New Mexico: Front Group Denying Public Access, Research Released Highlighting Influence on Public Lands
MoneyTrails.org Focuses on Monied Influence on Western State Public Lands and Policy
With the start of New Mexico’s state legislative session kicking into gear, Western Values Project (WVP) — an Accountable.US project based in Montana, defending America’s public lands — is making public their in-depth research concerning special interest monied influence on New Mexico’s and other Western states’ public lands and natural resources available on their MoneyTrails website.
“One of New Mexico’s most insidious groups, the New Mexico Habitat Conservation Initiative, is working hard to restrict public access to the state’s streams and waterways. The front group was created by a wealthy Texas oil and gas lawyer who elevated a law to restrict public access for his own personal benefit. Given this front group’s troubling political spending and dangerous anti-public lands and anti-public access agenda, their every move should be watched closely,” said Jayson O’Neill, Deputy Director of Western Values Project. “With special interest influence relentlessly trying to upend public lands protections, MoneyTrails is a resource for the public, as well as decision-makers, in our continued fight to keep public lands in public hands by exposing front groups seeking to undermine our outdoor heritage for their narrow interests.”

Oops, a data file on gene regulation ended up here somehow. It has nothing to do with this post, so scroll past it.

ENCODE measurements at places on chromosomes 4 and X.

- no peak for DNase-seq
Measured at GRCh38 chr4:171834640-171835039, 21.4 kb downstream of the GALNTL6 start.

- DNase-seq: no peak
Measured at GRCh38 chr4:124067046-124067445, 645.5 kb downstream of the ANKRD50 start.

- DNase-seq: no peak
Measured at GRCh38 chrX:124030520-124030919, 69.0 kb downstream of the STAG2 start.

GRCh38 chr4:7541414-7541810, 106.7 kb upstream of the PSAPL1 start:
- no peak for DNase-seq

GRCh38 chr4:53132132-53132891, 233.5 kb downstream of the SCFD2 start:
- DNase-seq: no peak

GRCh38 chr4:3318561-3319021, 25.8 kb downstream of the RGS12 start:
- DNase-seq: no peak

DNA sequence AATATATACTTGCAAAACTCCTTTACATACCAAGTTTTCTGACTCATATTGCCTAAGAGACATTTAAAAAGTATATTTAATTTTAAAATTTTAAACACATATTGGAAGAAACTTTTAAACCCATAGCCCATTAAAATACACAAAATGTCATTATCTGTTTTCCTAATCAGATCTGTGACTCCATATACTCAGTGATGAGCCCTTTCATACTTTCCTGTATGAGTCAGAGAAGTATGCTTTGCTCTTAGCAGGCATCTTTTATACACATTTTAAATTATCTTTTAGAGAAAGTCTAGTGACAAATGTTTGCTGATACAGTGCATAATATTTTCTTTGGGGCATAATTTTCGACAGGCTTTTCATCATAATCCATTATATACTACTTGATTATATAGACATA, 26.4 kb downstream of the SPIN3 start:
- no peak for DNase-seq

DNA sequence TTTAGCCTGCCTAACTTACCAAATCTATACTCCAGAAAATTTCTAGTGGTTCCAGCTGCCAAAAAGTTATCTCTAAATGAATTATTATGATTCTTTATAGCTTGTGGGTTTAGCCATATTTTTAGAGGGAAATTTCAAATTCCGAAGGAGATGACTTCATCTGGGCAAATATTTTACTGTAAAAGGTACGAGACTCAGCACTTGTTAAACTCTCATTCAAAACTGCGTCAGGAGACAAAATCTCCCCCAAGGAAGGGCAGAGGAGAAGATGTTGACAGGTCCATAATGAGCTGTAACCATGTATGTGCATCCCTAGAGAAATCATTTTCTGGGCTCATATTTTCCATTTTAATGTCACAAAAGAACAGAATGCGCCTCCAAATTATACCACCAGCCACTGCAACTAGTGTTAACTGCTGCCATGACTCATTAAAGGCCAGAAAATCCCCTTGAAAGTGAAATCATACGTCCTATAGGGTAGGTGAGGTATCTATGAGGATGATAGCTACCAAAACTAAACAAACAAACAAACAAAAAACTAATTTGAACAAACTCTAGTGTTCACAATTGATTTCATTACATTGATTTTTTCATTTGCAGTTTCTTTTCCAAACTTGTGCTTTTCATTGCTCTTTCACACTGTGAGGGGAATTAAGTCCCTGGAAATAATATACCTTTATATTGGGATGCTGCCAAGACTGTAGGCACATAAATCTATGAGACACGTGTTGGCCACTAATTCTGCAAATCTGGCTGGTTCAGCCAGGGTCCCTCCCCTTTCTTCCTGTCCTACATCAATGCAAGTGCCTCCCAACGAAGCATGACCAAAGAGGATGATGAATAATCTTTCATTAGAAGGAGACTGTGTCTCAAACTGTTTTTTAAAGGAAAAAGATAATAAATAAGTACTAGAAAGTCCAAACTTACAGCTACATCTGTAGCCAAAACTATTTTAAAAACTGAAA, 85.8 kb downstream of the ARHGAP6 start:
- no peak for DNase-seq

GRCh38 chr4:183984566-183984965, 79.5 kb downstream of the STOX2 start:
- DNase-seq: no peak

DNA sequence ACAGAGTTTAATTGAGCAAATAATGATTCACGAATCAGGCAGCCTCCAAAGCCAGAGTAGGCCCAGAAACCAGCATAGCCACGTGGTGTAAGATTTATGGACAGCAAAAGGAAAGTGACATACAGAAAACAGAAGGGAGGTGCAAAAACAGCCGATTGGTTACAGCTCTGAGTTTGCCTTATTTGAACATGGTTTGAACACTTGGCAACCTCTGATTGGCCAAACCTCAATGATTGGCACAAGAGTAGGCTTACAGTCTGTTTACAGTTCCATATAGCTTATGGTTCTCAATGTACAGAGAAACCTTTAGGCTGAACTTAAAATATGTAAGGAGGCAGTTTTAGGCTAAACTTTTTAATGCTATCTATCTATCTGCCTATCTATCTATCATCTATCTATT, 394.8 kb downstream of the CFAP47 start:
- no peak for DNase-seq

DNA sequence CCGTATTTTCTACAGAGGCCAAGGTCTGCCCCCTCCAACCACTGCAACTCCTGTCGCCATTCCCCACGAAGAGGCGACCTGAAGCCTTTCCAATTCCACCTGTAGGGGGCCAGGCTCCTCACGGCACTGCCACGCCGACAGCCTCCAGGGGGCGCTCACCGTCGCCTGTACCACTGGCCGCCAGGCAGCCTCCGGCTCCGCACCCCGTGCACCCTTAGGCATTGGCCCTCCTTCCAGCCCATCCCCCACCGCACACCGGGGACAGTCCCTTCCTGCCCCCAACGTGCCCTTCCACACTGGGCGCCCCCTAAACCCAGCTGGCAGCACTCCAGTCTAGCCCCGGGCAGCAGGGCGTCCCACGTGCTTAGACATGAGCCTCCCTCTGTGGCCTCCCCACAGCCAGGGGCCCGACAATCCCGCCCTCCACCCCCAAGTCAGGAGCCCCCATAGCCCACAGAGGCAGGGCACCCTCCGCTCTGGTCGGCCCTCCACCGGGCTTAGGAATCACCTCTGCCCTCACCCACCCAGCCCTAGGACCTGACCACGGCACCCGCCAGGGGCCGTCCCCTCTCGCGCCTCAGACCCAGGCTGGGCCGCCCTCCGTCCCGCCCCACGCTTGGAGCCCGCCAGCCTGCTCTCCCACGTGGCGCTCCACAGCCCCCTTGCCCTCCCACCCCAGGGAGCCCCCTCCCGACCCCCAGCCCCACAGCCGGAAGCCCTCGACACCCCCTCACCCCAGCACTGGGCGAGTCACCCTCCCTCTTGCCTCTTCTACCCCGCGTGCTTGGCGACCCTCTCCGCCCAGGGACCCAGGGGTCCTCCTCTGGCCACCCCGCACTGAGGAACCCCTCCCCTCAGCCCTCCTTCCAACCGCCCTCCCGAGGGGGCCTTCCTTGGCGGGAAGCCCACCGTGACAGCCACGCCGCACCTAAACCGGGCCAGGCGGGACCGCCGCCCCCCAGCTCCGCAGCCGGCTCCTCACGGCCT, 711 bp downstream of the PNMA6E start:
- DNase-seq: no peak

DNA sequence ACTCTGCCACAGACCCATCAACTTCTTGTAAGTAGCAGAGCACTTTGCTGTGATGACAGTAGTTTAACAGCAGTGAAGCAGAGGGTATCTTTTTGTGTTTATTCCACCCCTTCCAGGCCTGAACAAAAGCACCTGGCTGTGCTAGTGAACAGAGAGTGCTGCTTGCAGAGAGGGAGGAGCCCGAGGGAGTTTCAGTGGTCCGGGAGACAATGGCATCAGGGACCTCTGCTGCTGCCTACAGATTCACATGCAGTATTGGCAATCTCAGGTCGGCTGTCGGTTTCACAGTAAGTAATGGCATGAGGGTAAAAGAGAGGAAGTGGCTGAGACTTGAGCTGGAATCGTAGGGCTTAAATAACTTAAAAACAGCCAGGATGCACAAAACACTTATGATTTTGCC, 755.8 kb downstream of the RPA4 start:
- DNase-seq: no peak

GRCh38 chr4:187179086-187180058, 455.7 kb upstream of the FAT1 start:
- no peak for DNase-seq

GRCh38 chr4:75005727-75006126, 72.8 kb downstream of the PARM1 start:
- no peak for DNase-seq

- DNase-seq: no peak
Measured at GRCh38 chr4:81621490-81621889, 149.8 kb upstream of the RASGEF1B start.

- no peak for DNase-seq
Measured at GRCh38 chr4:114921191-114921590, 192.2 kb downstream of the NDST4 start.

The New Mexico Habitat Conservation Initiative (NMHCI) was created by an oil and gas attorney for the sole purpose of backing a controversial anti-public access law. Dan Perry, an oil and gas attorney from Texas, bought a ranch in New Mexico and decided to block public access to streams that ran through his property. Perry went as far as to create NMHCI to ensure this anti-public access law stays in place for wealthy private landowners. Read the New Mexico Habitat Conservation Initiative report here.
Public lands are a critical part of New Mexico’s infrastructure, recreation economy, and employment rate, supporting 99,000 jobs, generating $9.9 billion in consumer spending and $623 million in state and local tax revenue.
MoneyTrails highlights research on three special interest groups operating within New Mexico and a multi-state group also trying to influence public lands policy in the state. Look for more reports as the New Mexico’s legislative session continues.
MoneyTrails was created by WVP to document the influence that special interest groups, industry executives, and anti-public lands front groups exert on public lands issues throughout the West. The taxpaying public deserves to know how these monied groups are attempting to affect public lands decisions to benefit corporations and special interests and MoneyTrails is a resource intended to shed light on these critical issues.